Three excellent articles in this month’s Forward Magazine on Syria’s Jews, past and present.
Julian Weinberg talks to some of the Jews living in the Old City of Damascus:
Faisal had grown up in the Jewish Quarter of the Old City of Damascus after his family was forced to leave Safad near Tiberius in 1948. In fact, over twenty years ago, the population of the Jewish Quarter was around 50-50, Palestinian-Jewish. “He is not my enemy,” said Faisal about Musa and his other Jewish friends. “My enemy is he who lives in my home. Here, I live in his home, I am his visitor.”
“Humans, and especially the intellectual, cannot feel bad towards the Jews because they are Jewish,” said Radwan, “But Zionism, Israel has caused most of the problems in the area. The religion is very respected. We have all lived together without problems for millennia. There were no pogroms or ghettos here,” continued Radwan, alluding to the way many European countries has treated their own Jewish communities. “Religion is from God,” echoes Faisal. “Zionism, that is different.”
Brooke Anderson deals with Syria’s Jewish diaspora:
Despite their reputation for being insular, a few Syrian Jews have become celebrities. Pop singer Paula Abdul’s father was born in Syria and grew up in Brazil, actor Dan Hedaya’s father was born in Aleppo and comedian Jerry Seinfeld’s mother’s family is also from Syria. It was perhaps his Jewish humor with familiar Arab themes – intrusive families, guests showing up at people’s homes unannounced and petty arguments with neighborhood merchants – that made Seinfeld the most popular American comedy on Syrian TV.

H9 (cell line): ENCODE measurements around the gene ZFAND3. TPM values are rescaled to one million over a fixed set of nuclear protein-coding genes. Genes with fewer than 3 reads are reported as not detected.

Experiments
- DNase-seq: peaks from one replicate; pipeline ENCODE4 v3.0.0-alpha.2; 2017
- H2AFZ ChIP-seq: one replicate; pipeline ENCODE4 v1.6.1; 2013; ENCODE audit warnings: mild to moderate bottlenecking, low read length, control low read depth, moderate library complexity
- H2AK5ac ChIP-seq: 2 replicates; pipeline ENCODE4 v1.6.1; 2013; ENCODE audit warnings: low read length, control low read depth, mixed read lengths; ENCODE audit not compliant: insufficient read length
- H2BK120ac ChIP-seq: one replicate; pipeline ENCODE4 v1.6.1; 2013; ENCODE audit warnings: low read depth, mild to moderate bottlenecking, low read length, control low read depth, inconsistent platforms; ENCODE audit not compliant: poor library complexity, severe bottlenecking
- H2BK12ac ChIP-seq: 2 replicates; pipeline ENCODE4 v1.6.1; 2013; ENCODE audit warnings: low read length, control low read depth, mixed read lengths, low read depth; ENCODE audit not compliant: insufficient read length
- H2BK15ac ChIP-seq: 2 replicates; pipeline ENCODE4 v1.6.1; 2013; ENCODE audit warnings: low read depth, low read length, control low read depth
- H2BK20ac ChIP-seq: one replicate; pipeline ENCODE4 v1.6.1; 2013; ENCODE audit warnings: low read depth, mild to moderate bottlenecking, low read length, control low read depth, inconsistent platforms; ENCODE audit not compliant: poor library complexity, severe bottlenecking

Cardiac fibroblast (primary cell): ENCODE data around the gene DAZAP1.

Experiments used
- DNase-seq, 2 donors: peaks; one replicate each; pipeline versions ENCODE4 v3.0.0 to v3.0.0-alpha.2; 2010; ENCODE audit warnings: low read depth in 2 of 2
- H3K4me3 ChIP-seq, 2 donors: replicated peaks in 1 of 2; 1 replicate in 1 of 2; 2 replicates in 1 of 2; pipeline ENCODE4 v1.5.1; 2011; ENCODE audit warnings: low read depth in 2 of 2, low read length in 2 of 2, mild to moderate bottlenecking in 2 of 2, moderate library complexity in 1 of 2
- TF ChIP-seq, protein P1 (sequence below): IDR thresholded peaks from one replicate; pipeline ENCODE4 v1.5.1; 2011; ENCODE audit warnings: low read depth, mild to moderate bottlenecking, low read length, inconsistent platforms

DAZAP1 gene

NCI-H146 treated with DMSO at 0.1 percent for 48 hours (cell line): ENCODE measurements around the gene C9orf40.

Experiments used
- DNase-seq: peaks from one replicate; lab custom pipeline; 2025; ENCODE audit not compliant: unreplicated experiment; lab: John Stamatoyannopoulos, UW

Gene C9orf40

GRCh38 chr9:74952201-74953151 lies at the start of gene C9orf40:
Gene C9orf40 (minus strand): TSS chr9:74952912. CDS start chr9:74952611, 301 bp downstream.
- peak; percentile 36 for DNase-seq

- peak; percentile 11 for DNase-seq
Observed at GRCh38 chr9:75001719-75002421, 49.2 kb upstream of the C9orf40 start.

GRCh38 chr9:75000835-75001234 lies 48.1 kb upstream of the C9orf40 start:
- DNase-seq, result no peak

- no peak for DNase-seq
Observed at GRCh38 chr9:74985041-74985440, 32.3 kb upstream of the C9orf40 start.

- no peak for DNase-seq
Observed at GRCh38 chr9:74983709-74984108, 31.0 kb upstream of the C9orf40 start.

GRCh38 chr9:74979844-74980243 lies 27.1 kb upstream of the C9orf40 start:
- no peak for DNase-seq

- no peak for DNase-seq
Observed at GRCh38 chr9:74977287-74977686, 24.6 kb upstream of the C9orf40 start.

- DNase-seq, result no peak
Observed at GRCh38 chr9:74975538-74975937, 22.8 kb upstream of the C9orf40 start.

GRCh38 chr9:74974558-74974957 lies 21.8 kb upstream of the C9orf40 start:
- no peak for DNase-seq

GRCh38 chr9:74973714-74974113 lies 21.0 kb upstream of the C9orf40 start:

Allaham, 34, one of the few Syrian Jews with memories of Syria, says he speaks Arabic with his children and hopes to bring them for a visit to Damascus one day.
For now, Syrian Jews continue to maintain their culture in their well-established expatriate communities – with a certain pride and defiance leaving no doubt they are indeed Syrian. “To be a Syrian Jew, you don’t need to be in Syria,” says Carlos Zarur, who grew up in Mexico, Brazil and the United States, and whose grandparents hail from Damascus and Aleppo. “My connection with Syria is my self! I’m a Syrian Jew. It doesn’t matter that I was born in another country.”
And Sami Moubayed looks at the role of Syrian Jews in fighting the French occupation of Syria:
Syrian Jews were always at the forefront of the nationalist movement in Syria, and were always treated, as first-class citizens. Yusuf Lindau, a wealthy merchant from Damascus, was voted deputy in the first post-Ottoman Parliament in 1919, and he helped crown Faisal as king, signing another petition that curtly refused the Balfour Declaration, which gave the Zionists “a national home” in Palestine. Lindau won with a landslide victory – again – in 1928, serving on a committee that drafted Syria’s first republican constitution, along with nationalist heavyweights like future president, Hashem al-Atassi.